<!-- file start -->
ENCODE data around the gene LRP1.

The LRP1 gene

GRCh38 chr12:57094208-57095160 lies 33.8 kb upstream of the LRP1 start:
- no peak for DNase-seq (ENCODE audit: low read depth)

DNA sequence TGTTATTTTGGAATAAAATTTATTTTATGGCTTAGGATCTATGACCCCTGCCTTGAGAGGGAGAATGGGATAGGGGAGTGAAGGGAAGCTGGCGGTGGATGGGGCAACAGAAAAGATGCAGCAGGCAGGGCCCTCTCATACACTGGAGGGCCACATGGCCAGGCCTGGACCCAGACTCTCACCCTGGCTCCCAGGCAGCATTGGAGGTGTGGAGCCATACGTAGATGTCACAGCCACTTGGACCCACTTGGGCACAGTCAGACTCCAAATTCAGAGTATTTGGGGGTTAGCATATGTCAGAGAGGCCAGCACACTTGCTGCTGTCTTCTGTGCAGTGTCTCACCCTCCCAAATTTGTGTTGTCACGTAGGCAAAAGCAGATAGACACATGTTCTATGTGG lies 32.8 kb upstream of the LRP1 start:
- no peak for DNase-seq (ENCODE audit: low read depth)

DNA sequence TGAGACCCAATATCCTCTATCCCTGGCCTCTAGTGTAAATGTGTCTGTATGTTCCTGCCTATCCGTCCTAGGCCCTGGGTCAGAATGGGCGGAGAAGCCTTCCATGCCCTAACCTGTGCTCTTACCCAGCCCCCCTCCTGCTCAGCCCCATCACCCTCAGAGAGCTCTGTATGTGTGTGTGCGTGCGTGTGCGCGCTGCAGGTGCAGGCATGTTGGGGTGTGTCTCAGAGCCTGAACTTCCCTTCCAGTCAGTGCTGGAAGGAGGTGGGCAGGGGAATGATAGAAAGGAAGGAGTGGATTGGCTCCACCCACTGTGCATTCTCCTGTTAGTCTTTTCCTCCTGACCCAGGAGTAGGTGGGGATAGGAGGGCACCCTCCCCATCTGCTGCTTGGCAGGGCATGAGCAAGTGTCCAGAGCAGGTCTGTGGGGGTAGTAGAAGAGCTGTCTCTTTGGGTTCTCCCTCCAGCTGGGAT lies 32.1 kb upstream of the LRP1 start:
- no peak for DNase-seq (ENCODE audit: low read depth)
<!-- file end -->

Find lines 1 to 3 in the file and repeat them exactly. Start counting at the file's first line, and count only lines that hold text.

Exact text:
ENCODE data around the gene LRP1.

The LRP1 gene

GRCh38 chr12:57094208-57095160 lies 33.8 kb upstream of the LRP1 start: